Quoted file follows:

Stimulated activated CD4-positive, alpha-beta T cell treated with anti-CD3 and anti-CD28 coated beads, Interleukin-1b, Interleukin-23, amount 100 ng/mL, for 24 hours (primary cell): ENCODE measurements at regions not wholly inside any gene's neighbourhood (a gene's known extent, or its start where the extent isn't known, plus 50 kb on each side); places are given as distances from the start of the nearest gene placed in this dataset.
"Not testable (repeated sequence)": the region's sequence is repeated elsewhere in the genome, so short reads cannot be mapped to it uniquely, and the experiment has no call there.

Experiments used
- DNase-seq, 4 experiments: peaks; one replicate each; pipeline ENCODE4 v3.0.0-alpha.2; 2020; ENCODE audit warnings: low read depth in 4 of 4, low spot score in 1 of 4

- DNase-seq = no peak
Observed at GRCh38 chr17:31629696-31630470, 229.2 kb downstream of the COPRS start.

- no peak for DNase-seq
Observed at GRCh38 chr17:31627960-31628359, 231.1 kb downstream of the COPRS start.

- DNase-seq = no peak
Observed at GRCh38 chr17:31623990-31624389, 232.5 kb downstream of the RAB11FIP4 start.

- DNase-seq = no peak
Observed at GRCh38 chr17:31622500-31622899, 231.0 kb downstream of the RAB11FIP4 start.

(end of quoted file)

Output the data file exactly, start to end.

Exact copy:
Stimulated activated CD4-positive, alpha-beta T cell treated with anti-CD3 and anti-CD28 coated beads, Interleukin-1b, Interleukin-23, amount 100 ng/mL, for 24 hours (primary cell): ENCODE measurements at regions not wholly inside any gene's neighbourhood (a gene's known extent, or its start where the extent isn't known, plus 50 kb on each side); places are given as distances from the start of the nearest gene placed in this dataset.
"Not testable (repeated sequence)": the region's sequence is repeated elsewhere in the genome, so short reads cannot be mapped to it uniquely, and the experiment has no call there.

Experiments used
- DNase-seq, 4 experiments: peaks; one replicate each; pipeline ENCODE4 v3.0.0-alpha.2; 2020; ENCODE audit warnings: low read depth in 4 of 4, low spot score in 1 of 4

- DNase-seq = no peak
Observed at GRCh38 chr17:31629696-31630470, 229.2 kb downstream of the COPRS start.

- no peak for DNase-seq
Observed at GRCh38 chr17:31627960-31628359, 231.1 kb downstream of the COPRS start.

- DNase-seq = no peak
Observed at GRCh38 chr17:31623990-31624389, 232.5 kb downstream of the RAB11FIP4 start.

- DNase-seq = no peak
Observed at GRCh38 chr17:31622500-31622899, 231.0 kb downstream of the RAB11FIP4 start.